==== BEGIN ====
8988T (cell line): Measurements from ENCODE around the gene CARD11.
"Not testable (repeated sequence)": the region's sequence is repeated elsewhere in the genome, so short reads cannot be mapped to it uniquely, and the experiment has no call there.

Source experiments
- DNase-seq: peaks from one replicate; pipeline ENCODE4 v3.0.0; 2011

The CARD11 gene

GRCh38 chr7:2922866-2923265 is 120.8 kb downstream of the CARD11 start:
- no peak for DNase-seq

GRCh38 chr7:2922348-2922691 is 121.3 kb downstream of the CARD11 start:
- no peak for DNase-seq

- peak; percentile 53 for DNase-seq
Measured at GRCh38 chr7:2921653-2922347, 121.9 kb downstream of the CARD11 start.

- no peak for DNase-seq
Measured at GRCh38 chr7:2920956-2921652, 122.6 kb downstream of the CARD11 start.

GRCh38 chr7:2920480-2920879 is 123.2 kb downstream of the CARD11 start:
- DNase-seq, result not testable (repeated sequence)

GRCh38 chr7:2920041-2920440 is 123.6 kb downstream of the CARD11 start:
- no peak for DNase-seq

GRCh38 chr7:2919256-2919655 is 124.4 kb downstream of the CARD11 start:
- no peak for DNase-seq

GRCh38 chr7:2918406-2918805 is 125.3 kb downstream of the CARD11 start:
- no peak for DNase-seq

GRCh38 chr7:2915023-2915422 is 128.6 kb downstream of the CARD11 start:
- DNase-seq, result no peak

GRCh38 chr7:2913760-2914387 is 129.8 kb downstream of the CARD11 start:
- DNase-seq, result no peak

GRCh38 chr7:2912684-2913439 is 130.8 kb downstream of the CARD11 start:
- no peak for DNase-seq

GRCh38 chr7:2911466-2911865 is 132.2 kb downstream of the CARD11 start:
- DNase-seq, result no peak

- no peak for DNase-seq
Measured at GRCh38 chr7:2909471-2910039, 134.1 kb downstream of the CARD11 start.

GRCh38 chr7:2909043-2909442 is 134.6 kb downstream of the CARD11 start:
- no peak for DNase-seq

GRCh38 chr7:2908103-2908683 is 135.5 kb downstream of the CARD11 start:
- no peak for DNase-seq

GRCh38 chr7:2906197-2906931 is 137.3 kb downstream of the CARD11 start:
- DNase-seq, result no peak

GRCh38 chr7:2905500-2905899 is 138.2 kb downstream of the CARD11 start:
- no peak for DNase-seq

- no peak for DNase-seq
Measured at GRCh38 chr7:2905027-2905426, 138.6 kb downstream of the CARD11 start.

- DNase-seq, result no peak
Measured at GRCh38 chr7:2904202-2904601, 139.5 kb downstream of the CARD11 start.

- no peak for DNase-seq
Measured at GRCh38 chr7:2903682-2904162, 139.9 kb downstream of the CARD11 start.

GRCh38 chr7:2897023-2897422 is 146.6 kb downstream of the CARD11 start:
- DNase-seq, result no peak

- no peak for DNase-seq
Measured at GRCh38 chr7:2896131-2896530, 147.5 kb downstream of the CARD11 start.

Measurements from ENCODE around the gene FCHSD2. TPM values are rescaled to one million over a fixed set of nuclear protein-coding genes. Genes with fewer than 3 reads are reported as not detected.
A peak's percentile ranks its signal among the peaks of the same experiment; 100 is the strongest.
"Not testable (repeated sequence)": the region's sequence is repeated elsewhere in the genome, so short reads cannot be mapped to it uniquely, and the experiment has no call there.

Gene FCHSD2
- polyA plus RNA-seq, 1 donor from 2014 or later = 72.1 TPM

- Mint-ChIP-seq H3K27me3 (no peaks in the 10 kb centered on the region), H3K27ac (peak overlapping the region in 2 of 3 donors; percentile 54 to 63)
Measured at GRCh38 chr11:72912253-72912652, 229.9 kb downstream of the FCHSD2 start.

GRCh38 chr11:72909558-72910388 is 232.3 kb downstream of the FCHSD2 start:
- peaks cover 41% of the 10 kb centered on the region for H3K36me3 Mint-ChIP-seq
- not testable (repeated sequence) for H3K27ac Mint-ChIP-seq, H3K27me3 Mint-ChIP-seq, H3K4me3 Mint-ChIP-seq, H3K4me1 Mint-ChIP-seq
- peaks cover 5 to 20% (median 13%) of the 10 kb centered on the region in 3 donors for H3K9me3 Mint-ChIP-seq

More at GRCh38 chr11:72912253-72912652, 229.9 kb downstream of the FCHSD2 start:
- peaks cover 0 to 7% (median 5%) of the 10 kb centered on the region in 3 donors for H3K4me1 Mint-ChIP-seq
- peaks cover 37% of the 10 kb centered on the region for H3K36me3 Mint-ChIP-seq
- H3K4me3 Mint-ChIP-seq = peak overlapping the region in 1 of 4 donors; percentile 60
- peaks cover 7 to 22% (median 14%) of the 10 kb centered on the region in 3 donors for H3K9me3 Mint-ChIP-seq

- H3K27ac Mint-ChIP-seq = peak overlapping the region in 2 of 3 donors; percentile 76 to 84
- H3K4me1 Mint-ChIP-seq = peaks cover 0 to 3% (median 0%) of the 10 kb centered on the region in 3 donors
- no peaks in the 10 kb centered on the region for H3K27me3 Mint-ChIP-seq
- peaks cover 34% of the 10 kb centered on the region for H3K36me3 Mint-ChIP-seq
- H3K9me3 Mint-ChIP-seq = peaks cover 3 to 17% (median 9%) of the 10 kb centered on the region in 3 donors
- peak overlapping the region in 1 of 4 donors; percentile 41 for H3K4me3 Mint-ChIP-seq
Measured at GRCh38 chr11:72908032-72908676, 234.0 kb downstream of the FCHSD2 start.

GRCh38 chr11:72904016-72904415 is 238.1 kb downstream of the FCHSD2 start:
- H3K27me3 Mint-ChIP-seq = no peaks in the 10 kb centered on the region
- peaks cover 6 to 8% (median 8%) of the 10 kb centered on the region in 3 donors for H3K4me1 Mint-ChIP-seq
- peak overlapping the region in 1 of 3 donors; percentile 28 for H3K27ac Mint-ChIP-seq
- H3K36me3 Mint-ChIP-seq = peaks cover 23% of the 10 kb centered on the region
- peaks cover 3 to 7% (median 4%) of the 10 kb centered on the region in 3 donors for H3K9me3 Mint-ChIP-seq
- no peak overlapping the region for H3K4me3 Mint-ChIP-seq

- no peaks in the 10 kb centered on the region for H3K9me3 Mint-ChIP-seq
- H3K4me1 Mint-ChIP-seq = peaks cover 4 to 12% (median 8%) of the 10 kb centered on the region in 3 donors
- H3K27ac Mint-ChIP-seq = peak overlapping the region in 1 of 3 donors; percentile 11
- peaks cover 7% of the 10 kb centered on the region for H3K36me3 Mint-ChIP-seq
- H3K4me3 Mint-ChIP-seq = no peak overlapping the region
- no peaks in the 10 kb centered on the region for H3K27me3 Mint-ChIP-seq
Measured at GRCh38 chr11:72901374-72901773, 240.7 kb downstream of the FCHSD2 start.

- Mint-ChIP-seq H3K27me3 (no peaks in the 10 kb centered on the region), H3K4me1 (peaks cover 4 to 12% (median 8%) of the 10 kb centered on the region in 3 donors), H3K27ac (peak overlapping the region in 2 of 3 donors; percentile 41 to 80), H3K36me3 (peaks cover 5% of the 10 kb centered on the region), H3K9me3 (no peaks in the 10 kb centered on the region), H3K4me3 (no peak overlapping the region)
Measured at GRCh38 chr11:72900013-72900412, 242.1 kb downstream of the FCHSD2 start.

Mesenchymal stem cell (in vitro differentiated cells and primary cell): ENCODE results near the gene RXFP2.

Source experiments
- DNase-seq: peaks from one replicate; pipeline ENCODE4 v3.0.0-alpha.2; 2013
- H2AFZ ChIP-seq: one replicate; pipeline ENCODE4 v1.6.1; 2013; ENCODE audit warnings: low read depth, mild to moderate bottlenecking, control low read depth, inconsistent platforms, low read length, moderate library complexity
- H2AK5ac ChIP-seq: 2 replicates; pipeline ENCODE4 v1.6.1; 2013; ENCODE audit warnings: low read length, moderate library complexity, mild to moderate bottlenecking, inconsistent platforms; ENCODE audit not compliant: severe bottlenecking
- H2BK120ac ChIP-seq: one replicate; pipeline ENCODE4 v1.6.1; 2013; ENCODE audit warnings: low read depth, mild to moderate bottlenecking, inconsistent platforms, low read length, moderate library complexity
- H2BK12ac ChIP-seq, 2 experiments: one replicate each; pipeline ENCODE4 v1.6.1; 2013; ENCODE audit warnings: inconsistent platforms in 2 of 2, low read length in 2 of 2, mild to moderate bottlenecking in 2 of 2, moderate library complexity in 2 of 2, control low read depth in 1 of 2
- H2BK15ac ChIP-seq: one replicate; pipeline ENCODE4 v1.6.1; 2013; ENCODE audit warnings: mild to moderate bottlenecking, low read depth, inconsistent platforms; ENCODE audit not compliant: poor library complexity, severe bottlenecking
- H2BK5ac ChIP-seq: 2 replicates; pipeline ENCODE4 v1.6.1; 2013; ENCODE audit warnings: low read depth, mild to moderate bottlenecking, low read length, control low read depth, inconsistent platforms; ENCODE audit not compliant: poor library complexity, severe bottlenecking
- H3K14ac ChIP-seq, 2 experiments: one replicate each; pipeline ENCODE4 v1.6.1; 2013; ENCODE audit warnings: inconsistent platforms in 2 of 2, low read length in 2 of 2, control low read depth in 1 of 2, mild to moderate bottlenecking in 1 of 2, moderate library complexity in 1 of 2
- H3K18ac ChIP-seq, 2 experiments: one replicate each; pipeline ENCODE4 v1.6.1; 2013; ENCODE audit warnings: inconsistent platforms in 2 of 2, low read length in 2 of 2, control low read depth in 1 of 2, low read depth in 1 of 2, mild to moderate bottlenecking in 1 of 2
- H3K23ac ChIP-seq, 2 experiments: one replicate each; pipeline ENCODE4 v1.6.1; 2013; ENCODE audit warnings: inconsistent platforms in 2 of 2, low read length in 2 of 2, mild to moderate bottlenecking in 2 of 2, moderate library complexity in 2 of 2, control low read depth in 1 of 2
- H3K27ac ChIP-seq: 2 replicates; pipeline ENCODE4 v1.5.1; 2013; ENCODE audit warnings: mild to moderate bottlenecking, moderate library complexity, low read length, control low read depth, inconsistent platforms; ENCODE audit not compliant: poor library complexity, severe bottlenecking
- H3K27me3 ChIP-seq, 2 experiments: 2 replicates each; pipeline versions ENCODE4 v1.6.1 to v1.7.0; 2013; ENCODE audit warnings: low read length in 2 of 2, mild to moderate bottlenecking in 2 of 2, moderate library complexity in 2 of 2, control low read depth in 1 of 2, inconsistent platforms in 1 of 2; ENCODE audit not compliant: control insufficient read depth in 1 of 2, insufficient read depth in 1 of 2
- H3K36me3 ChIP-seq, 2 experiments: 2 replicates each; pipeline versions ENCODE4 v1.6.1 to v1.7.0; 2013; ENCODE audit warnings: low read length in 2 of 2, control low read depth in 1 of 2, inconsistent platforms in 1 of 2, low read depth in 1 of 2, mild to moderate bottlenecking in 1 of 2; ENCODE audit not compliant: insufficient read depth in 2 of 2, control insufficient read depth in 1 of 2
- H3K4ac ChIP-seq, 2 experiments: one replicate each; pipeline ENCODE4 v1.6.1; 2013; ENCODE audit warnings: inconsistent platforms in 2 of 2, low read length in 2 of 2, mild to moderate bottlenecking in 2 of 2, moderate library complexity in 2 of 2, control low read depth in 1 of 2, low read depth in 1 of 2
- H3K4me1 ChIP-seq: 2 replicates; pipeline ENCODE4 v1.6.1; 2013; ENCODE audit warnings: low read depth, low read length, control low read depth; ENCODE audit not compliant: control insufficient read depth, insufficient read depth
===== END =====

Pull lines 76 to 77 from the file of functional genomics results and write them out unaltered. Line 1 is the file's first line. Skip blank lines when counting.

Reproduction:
- peak overlapping the region in 1 of 3 donors; percentile 28 for H3K27ac Mint-ChIP-seq
- H3K36me3 Mint-ChIP-seq = peaks cover 23% of the 10 kb centered on the region